Activation of innate-adaptive immune machinery by Poly(I:C) exposes a therapeutic vulnerability to prevent relapse in stroma-rich colon cancer

Shania M Corry, Amy MB McCorry, Tamsin R M Lannagan, Niamh A Leonard, Natalie C Fisher, Ryan M Byrne, Petros Tsantoulis, Xabier Cortes-Lavaud, Raheleh Amirkhah, Keara L Redmond, Aoife J McCooey, Sudhir B Malla, Emily Rogan, Svetlana Sakhnevych, Michael Gillespie, Mark White, Susan Richman, Rene Jackstadt, C. Andrew Campbell, Sarah MaguireSimon S McDade, Daniel B Longley, Maurice B Loughrey, Helen G Coleman, Emma M Kerr, Sabine Tejpar, Tim Maughan, Simon Leedham, Donna M Small, Aideen Ryan, Owen J. Sansom, Mark Lawler, Philip D Dunne*

*Corresponding author for this work

Research output: Contribution to journalArticlepeer-review

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Objective: Stroma-rich tumours represent a poor prognostic subtype in stage II/III colon cancer (CC), with high relapse rates and limited response to standard adjuvant chemotherapy.

Design: To address the lack of efficacious therapeutic options for patients with stroma-rich CC, we stratified our human tumour cohorts according to stromal content, enabling identification of the biology underpinning relapse and potential therapeutic vulnerabilities specifically within stroma-rich tumours that could be exploited clinically. Following human tumour-based discovery and independent clinical validation, we utilise a series of in vitro and stroma-rich in vivo models to test and validate the therapeutic potential of elevating the biology associated with reduced relapse in human tumours.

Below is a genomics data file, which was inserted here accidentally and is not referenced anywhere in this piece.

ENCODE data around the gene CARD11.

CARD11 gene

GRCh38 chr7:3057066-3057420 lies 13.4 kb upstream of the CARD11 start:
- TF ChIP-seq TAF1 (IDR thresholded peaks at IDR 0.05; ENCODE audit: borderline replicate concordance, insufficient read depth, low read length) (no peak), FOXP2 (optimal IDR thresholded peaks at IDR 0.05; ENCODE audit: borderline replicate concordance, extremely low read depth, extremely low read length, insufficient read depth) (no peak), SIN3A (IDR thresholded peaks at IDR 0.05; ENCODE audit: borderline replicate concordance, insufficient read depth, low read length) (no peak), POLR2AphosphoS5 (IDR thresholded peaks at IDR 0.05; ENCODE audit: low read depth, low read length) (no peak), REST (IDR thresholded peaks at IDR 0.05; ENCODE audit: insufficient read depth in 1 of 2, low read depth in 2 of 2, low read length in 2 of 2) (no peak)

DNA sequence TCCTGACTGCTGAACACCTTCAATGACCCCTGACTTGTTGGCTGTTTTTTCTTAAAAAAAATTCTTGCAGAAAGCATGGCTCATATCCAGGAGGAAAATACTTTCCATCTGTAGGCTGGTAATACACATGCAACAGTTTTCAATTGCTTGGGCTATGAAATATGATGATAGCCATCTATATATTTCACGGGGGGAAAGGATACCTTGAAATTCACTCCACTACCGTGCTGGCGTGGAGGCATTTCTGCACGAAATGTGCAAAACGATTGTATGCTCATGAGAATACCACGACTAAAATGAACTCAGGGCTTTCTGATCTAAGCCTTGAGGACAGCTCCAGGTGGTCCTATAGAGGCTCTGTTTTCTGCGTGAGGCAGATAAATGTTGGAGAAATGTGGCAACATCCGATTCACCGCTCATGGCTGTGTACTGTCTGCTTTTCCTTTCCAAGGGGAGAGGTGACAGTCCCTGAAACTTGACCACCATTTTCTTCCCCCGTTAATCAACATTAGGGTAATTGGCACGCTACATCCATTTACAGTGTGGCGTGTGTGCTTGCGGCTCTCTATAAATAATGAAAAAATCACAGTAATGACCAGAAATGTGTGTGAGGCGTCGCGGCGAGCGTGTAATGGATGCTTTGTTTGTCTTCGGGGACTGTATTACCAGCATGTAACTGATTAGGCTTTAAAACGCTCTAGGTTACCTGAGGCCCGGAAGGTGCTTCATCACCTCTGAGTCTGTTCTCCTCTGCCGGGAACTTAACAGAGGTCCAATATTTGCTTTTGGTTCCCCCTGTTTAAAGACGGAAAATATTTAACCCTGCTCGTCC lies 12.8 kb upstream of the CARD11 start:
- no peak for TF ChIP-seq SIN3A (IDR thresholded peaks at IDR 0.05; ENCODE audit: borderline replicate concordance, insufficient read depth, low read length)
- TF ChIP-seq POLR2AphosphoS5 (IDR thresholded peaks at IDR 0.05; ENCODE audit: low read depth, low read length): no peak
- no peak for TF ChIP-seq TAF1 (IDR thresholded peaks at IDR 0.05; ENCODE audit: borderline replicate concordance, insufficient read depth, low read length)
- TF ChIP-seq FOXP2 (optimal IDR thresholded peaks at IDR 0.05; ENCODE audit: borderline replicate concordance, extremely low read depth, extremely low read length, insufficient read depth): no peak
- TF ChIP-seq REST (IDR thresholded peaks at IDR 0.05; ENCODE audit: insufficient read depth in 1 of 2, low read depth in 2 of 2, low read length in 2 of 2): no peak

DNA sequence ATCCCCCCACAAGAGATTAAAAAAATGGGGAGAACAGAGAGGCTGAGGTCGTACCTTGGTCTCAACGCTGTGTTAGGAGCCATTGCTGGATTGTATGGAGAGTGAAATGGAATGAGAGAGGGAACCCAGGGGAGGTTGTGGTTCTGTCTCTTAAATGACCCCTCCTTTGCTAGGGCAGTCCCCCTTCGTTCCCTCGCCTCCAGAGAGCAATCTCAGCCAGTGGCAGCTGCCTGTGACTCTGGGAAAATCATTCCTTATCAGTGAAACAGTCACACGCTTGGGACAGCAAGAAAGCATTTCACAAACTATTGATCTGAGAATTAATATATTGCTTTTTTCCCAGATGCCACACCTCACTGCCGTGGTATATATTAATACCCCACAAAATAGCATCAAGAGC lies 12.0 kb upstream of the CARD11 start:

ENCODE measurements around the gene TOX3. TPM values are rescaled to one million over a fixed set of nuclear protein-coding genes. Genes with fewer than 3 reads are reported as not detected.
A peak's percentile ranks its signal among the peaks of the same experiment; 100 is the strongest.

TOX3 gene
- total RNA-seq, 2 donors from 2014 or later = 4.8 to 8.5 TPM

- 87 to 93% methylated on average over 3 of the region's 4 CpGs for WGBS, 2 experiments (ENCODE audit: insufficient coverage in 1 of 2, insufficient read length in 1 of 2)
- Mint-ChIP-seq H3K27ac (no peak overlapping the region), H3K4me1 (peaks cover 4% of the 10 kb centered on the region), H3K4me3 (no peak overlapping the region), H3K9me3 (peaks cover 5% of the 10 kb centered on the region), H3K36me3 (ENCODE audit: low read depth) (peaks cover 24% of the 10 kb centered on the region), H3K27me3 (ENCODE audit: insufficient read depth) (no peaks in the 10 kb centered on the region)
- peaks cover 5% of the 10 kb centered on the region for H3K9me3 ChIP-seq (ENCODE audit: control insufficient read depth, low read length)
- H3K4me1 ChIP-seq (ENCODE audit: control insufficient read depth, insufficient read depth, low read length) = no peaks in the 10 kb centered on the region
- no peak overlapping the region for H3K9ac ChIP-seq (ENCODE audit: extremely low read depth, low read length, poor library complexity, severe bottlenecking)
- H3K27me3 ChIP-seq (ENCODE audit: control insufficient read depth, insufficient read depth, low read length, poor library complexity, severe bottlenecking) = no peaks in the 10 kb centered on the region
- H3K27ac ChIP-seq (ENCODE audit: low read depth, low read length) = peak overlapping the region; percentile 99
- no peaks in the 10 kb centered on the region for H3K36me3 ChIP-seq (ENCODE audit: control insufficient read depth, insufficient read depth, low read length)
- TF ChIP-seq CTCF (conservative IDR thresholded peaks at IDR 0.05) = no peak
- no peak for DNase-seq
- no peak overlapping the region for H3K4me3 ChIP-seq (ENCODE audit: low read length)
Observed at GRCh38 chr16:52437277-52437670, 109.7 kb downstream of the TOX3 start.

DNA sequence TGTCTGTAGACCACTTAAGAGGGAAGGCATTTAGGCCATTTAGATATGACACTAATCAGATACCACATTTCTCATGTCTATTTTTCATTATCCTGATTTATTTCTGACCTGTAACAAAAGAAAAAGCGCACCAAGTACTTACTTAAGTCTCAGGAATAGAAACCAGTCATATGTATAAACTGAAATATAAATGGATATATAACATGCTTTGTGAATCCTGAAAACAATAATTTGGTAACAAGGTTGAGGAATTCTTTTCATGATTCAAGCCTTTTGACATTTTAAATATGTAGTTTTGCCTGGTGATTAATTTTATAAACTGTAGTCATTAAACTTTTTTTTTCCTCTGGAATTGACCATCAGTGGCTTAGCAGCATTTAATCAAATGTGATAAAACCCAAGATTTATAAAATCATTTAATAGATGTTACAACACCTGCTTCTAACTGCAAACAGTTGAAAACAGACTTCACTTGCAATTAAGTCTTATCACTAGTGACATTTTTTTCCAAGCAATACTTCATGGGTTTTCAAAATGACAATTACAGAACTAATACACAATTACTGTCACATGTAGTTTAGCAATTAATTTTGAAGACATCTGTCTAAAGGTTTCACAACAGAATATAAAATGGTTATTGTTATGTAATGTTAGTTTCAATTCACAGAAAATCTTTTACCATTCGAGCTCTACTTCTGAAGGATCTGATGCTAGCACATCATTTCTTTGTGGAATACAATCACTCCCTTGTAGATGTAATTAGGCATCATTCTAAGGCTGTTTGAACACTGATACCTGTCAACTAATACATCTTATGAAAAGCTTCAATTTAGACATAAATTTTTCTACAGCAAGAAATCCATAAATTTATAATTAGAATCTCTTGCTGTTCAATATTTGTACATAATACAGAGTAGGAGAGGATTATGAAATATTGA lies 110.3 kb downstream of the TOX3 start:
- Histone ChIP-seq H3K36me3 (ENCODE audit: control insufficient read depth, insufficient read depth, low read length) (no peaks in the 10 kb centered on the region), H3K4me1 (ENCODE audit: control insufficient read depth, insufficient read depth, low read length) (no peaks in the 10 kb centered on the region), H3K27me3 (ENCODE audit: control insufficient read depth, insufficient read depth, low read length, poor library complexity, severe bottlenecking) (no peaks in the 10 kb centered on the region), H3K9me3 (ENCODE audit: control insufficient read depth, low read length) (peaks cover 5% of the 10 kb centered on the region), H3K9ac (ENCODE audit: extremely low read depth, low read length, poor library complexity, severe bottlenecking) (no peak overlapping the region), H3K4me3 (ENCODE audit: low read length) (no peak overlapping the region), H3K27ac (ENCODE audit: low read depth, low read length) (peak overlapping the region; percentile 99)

Results: By performing our analyses specifically within the stroma-rich/high-fibroblast (HiFi) subtype of CC, we identify and validate the clinical value of a HiFi-specific prognostic signature (HPS), which stratifies tumours based on STAT1-related signalling (High-HPS v Low-HPS = HR 0.093, CI 0.019 - 0.466). Utilizing in silico, in vitro and in vivo models, we demonstrate that the HPS is associated with antigen processing and presentation within discrete immune lineages in stroma-rich CC, downstream of double-stranded RNA and viral response signalling. Treatment with the TLR3 agonist poly(I:C) elevated the HPS signalling and antigen processing phenotype across in vitro and in vivo models. In an in vivo model of stroma-rich CC, poly(I:C) treatment significantly increased systemic cytotoxic T cell activity (p<0.05) and reduced liver metastases (p<0.0002).

Conclusion: This study reveals new biological insight that offers a novel therapeutic option to reduce relapse rates in patients with the worst prognosis CC.

Original languageEnglish
Pages (from-to)2502–2517
Number of pages16
Issue number12
Early online date27 Apr 2022
Publication statusPublished - 07 Nov 2022


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